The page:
See also congressional biography — Govtrack.us page
  Albert Arnold Gore Jr. (b. 1948) — also known as Al Gore; "Ozone Man"; "Sundance" — of Carthage, Smith County, Tenn. Born in Washington, D.C., March 31, 1948. Democrat. Served in the U.S. Army during the Vietnam war; U.S. Representative from Tennessee, 1977-85 (4th District 1977-83, 6th District 1983-85); U.S. Senator from Tennessee, 1985-93; candidate for Democratic nomination for President, 1988; Vice President of the United States, 1993-2001; delegate to Democratic National Convention from Tennessee, 1996, 2000, 2004, 2008; candidate for President of the United States, 2000. Baptist. Member, Jaycees; American Legion; Veterans of Foreign Wars; Farm Bureau. Received the Nobel Peace Prize in 2007 for his work on global warming. Still living as of 2022.
  Relatives: Son of Albert Arnold Gore and Pauline (LaFon) Gore; married, May 19, 1970, to Mary Elizabeth Aitcheson; second cousin of Mary Benton Gore (who married Gordon Evans Dean); second cousin once removed of Louise Gore.
  Political family: Gore family of Carthage, Tennessee.
  Cross-reference: Gore Vidal
  See also congressional biography — Govtrack.us page — Wikipedia article — NNDB dossier — Internet Movie Database profile — OurCampaigns candidate detail
  Books by Al Gore: Earth in the Balance : Ecology and the Human Spirit (1993)
  Books about Al Gore: David Maraniss & Ellen Nakashima, The Prince of Tennessee : The Rise of Al Gore — Bill Turque, Inventing Al Gore: A Biography — Bob Zelnick, Gore : A Political Life — Joseph Kaufman, The World According to Al Gore : An A-to-Z Compilation of His Opinions, Positions, and Public Statements — Alexander Cockburn & Jeffrey St. Clair, Al Gore : A User's Manual — Roger Simon, Divided We Stand : How Al Gore Beat George Bush and Lost the Presidency — Scott Farris, Almost President: The Men Who Lost the Race but Changed the Nation — Rebecca Stefoff, Al Gore : Vice President (for young readers)
  Critical books about Al Gore: Bill Sammon, At Any Cost : How Al Gore Tried to Steal the Election — Bernard Goldberg, 100 People Who Are Screwing Up America (And Al Franken Is #37)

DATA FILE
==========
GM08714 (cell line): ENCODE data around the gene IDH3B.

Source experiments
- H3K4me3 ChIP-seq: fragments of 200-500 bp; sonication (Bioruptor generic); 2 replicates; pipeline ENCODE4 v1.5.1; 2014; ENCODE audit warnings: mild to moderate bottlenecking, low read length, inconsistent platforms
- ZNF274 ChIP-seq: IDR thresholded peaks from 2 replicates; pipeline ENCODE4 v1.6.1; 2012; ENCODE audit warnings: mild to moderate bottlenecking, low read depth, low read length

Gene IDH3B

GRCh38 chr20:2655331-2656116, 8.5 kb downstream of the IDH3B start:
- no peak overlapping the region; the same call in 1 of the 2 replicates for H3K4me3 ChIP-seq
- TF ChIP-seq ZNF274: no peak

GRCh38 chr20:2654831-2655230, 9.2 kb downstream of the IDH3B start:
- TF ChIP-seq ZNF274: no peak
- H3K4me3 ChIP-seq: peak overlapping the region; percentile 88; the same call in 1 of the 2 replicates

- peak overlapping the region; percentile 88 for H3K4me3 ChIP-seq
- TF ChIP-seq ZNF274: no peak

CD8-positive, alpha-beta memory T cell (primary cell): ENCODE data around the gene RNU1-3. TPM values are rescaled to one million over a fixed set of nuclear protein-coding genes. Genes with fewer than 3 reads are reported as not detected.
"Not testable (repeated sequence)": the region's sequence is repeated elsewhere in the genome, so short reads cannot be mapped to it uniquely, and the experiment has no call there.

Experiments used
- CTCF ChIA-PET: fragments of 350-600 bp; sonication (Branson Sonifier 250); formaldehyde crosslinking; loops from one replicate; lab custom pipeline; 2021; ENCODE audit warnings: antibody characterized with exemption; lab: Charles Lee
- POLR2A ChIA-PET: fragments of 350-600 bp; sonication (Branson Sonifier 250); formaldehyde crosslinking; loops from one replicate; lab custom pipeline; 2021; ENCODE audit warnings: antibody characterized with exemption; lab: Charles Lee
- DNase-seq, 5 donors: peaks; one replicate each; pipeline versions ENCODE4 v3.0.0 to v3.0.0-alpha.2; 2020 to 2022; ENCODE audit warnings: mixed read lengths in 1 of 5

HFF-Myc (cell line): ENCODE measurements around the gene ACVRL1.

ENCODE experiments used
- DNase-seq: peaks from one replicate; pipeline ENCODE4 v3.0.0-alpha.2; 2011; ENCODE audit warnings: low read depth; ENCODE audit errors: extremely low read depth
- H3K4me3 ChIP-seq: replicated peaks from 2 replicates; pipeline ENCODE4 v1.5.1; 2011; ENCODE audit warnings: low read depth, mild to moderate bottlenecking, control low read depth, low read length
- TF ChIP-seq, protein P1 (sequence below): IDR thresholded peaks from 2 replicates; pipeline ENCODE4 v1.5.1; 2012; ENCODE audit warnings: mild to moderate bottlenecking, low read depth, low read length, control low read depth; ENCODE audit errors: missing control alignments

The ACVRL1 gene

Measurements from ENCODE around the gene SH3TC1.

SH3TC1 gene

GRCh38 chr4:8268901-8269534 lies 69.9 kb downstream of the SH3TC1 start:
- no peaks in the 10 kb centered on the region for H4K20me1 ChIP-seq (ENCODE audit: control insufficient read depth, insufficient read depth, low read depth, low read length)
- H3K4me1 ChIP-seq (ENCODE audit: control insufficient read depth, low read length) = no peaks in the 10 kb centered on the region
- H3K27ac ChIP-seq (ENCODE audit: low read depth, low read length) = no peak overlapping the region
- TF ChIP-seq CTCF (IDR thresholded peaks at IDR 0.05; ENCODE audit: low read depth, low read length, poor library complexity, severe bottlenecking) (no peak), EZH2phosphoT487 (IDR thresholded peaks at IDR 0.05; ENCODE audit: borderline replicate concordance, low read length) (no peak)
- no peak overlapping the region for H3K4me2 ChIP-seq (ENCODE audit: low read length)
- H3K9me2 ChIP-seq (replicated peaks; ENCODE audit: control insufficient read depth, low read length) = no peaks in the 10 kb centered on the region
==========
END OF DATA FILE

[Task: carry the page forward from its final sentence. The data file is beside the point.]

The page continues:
Luke Edward Terry (1916-1998) — also known as Luke E. Terry — of Martinsburg, Berkeley County, W.Va. Born in Oneida, Scott County, Tenn., August 21, 1916. Republican. Served in the U.S. Army Air Force in World War II; lawyer; member of West Virginia state house of delegates, 1957-58, 1971-76 (Berkeley County 1957-58, 1st District 1971-74, 35th District 1975-76); defeated, 1958. Disciples of Christ. Member, Farm Bureau; American Bar Association; Freemasons; Scottish Rite Masons; Shriners; Disabled American Veterans; American Legion; National Rifle Association; Elks; United Commercial Travelers; Junior Order; Rotary. Died in Lewes, Sussex County, Del., October 20, 1998 (age 82 years, 60 days). Interment at Rosedale Cemetery, Martinsburg, W.Va.
  Relatives: Son of Alvin C. Terry and Nellie (Smith) Terry; married to Elizabeth Johnson.
  See also Find-A-Grave memorial
"Enjoy the hospitable entertainment of a political graveyard."
Henry L. Clinton, Apollo Hall, New York City, February 3, 1872
The Political Graveyard

The Political Graveyard is a web site about U.S. political history and cemeteries. Founded in 1996, it is the Internet's most comprehensive free source for American political biography, listing 320,919 politicians, living and dead.
  The coverage of this site includes (1) the President, Vice President, members of Congress, elected state and territorial officeholders in all fifty states, the District of Columbia, and U.S. territories; and the chief elected official, typically the mayor, of qualifying municipalities; (2) candidates at election, including primaries, for any of the above; (3) all federal judges and all state appellate judges; (4) certain federal officials, including the federal cabinet, diplomatic chiefs of mission, consuls, U.S. district attorneys, collectors of customs and internal revenue, members of major federal commissions; and political appointee (pre-1969) postmasters of qualifying communities; (5) state and national political party officials, including delegates, alternate delegates, and other participants in national party nominating conventions; (6) Americans who served as "honorary" consuls for other nations before 1950. Note: municipalities or communities "qualify", for Political Graveyard purposes, if they have at least half a million person-years of history, inclusive of predecessor, successor, and merged entities.